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Art theme: landscapes

The term 'landscape' is broad and encompasses seascapes, cityscapes and townscapes too. Historically, landscape painting has been associated with scenes of the natural world. Sometimes the landscape depicted contains no figures or shows human activity as secondary to the environment. The category has become looser over time and representation can range from accurate depictions of the area to much more abstracted depictions of the land and sea.

Contextual background for teachers

Surprised! (1891)
Henri Rousseau (1844–1910)

Medium: oil on canvas
Dimensions: H 129.8 x W 161.9 cm

Despite being a famous artist, Henri Rousseau had never had any professional training. Although there is no evidence that he ever left France, he developed his own vision of the world and became famous for his 'jungle paintings'.

Rousseau took inspiration for this work, and others like it, from visits to the Botanical Gardens and the Natural History Museum in Paris. In fact, many of the plants featured in Surprised! are super-sized house plants. The imaginative use of common native plants to create an 'exotic' landscape gives a dream-like quality which is typical of his work.

Look, describe and discuss

Open a full-screen version of the zoomable image in a new window.

Ask your students to describe the artwork, encouraging them to simply say what they can see.

You can start by showing the whole image, and then use the zoom feature to explore details of the painting. Or you might like to start by using the zoom feature to show a detail from the image, and then zoom out to see more.

Encourage your students to look carefully – this is their superpower! It's best to not give too much background information about the artwork at this stage, so students can develop their own ideas and opinions.

An audio description of the painting is available to listen to during this stage. It is accompanied by a full written transcript which can also be used to describe the painting. There is also an audio and tactile book of the painting which can be borrowed from Living Paintings.

Nudge questions

Now when looking at the painting, ask more specific ('nudge') questions:

  • How has the artist created the feel of a jungle?
  • How would you feel if you were transported into this scene? Would it matter where you landed? What sounds would you hear?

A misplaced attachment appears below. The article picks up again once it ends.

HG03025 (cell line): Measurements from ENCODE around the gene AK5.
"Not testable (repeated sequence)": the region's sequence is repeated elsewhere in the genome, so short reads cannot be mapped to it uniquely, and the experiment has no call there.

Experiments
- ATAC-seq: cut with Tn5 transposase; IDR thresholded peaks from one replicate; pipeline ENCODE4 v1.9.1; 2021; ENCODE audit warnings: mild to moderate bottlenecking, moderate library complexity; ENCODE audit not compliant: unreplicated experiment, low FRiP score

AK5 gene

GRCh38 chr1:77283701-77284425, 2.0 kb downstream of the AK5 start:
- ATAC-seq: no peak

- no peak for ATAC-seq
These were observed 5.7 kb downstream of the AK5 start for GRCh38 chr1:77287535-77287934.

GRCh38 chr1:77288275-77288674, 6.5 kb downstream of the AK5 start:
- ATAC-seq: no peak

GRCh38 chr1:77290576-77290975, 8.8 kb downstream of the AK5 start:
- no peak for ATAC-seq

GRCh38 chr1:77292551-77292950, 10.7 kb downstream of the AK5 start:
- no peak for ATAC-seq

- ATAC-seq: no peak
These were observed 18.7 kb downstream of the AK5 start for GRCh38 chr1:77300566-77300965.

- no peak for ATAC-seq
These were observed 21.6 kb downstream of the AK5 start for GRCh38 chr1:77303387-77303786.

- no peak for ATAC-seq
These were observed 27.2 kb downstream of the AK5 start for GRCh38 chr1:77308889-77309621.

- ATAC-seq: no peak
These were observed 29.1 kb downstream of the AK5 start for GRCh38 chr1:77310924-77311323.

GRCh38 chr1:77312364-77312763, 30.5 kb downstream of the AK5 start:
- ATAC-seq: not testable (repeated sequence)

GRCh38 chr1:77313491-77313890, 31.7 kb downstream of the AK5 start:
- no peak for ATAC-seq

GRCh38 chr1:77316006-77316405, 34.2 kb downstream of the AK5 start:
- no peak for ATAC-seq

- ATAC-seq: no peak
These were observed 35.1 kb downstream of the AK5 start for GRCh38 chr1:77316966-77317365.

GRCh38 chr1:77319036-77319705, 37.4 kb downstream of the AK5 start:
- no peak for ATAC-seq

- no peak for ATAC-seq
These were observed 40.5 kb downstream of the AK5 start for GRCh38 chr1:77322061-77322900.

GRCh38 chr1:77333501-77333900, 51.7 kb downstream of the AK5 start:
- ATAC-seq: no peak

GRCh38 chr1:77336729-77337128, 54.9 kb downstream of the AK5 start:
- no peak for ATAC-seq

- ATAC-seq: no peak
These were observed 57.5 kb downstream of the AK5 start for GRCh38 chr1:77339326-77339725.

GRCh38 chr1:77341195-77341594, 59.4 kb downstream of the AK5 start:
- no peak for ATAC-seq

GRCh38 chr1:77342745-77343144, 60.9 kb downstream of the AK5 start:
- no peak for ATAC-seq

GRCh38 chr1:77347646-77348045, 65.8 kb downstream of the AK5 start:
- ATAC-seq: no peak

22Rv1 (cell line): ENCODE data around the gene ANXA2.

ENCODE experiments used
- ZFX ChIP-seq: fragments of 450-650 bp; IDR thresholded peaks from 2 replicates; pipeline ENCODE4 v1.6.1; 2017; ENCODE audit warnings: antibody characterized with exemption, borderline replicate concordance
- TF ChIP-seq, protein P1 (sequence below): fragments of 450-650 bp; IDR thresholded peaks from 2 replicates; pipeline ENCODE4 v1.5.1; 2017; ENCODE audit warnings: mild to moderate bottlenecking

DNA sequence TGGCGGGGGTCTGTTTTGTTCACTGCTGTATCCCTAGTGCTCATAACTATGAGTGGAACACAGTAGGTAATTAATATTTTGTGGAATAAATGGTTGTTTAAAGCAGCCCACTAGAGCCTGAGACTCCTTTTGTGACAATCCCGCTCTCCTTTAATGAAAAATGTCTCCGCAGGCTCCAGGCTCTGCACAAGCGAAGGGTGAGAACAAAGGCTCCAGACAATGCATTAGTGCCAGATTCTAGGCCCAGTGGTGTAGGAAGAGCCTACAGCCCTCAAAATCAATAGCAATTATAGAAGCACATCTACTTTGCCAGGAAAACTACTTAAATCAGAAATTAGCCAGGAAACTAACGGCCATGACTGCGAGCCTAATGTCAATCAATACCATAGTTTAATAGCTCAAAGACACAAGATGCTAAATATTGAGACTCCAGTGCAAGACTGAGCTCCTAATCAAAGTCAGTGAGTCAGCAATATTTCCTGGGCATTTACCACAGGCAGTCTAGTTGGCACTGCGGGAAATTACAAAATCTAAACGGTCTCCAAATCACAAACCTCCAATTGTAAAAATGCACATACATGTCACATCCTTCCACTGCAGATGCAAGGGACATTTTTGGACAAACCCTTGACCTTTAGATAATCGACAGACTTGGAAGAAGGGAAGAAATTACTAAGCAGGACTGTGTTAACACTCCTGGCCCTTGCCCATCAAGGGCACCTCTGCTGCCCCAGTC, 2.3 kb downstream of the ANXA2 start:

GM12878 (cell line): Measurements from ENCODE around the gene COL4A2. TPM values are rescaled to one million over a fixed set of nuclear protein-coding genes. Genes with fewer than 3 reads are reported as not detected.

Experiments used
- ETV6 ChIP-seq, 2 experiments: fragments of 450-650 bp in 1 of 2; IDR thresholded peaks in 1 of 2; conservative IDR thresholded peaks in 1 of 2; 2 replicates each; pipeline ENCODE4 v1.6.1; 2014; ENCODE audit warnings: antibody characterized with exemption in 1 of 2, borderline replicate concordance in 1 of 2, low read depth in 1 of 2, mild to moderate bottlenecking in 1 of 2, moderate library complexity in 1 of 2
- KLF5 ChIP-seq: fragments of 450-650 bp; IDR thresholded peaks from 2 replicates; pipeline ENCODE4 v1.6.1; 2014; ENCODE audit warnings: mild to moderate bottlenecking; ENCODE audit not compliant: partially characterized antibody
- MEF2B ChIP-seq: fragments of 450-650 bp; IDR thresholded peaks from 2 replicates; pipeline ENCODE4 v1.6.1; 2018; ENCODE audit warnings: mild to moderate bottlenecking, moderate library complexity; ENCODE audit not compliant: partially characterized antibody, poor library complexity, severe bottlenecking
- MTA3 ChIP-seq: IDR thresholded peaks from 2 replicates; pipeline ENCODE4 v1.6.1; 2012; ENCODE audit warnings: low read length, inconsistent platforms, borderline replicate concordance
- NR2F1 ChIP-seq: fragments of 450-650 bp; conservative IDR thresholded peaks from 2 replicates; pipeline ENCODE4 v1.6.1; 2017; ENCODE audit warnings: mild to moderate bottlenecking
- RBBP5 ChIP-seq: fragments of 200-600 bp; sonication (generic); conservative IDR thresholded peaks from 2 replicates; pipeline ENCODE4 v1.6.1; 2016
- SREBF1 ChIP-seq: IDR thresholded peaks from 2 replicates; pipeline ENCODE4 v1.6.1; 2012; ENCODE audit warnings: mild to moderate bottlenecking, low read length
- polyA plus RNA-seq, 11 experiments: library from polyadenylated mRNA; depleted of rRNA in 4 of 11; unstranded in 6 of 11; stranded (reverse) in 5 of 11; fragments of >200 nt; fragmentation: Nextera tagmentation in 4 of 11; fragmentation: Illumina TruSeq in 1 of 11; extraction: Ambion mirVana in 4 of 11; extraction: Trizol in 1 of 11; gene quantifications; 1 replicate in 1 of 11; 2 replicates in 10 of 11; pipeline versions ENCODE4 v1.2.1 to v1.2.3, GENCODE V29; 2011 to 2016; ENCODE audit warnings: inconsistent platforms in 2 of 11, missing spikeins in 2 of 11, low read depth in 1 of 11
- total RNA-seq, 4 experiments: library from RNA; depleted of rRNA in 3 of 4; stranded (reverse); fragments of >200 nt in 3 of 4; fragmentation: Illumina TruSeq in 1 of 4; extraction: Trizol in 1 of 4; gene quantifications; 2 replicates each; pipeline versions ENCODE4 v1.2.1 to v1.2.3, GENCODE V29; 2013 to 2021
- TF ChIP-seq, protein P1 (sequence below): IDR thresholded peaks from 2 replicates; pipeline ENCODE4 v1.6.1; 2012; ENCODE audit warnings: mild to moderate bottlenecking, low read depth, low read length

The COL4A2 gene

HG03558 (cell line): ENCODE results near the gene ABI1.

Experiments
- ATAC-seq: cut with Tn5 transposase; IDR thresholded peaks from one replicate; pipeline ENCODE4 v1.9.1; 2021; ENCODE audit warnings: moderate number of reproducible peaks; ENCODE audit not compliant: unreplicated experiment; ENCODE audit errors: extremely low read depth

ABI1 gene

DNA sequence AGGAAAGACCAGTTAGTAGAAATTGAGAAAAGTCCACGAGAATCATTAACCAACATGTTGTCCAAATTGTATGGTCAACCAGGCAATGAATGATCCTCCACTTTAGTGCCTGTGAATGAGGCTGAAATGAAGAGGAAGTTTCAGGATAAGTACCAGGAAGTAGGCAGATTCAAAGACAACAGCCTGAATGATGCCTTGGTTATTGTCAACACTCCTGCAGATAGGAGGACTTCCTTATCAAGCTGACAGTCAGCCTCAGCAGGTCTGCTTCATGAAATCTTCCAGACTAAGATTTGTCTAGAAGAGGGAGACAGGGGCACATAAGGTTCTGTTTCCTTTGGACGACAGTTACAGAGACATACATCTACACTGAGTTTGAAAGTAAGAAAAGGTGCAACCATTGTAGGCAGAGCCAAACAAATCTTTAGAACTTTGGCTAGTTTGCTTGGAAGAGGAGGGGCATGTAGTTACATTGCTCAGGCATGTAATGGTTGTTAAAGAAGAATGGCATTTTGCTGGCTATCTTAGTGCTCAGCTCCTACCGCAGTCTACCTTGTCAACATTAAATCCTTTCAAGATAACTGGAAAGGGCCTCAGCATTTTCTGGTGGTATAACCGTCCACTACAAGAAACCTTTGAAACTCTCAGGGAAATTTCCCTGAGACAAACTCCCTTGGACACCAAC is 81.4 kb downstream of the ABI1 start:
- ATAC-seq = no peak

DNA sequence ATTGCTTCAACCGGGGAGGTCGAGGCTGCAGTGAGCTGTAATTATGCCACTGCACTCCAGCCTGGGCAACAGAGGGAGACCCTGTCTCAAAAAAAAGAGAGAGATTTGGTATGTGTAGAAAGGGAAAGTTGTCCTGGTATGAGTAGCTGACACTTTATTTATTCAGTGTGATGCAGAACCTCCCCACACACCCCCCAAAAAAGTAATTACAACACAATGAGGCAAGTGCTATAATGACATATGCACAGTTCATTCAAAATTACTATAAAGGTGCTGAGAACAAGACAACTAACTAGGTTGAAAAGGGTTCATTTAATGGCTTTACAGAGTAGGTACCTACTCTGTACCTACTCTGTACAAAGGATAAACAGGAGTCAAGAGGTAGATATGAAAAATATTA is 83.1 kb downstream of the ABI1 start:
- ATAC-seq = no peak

• What or who do you think has caught the tiger's attention?
  • What's the weather like in this scene? Does the weather help you work out what's going on?
  • What does the lightning strike suggest that the tiger is about to do?

Questions from The Superpower of Looking Kit

Now we can start to explore the 'elements' of the painting.

For this artwork, you will focus on:

Ask your students to evidence their points:

  • where exactly are they looking when they make a statement?
  • can everybody see what they see?
  • slow down, take time to really look closely

You can introduce knowledge from the contextual background for teachers while asking these bespoke questions with helpful responses which can be found in the teachers' notes.

Everyone learning

You can find out more about The Superpower of Looking® SEND/ASD/ALN approach on the Superpower homepage.

Now it's time to explore the artwork in different ways. This list of sensory activities encourages students to apply their learning and can suit a variety of learning needs.


  • Continue the painting outside the picture frame. In sketchbooks, draw around the original picture. Will students expand the jungle or will they draw something for the tiger to be looking at?
  • Make a Rousseau-inspired collage with this video from the National Gallery.



  • Listen to the sounds of the jungle in this video.

  • Listen to the audio description of the painting.



  • Make cardboard cut-outs of tiger claws and jungle leaves for the students to feel.
  • Use houseplants, long grasses, or a furry tail or chunky rope in a curvy line to recreate the feeling of the plants and tiger's tail.



  • Explore moving like a tiger, stalking, running and pouncing!
  • Tigers were once found all over Asia, and particularly Bengal, a region in the modern day countries of India and Bangladesh. Listen and move along to traditional music from Bengal.



  • Learn the Makaton sign or British Sign Language for 'tiger'.

Final stage: review

Ask your students to:

  • share their sketchbooks in groups and discuss the 'elements' they have identified
  • choose an element/aspect they find most interesting about the artwork and record it in their sketchbooks
  • choose their own name/s for the title of the artwork
  • think of a question they would like to ask the artist



You have now completed this lesson resource on The Superpower of Looking.

There are more resources in this theme to try – have a look at the 'next lessons' section below.

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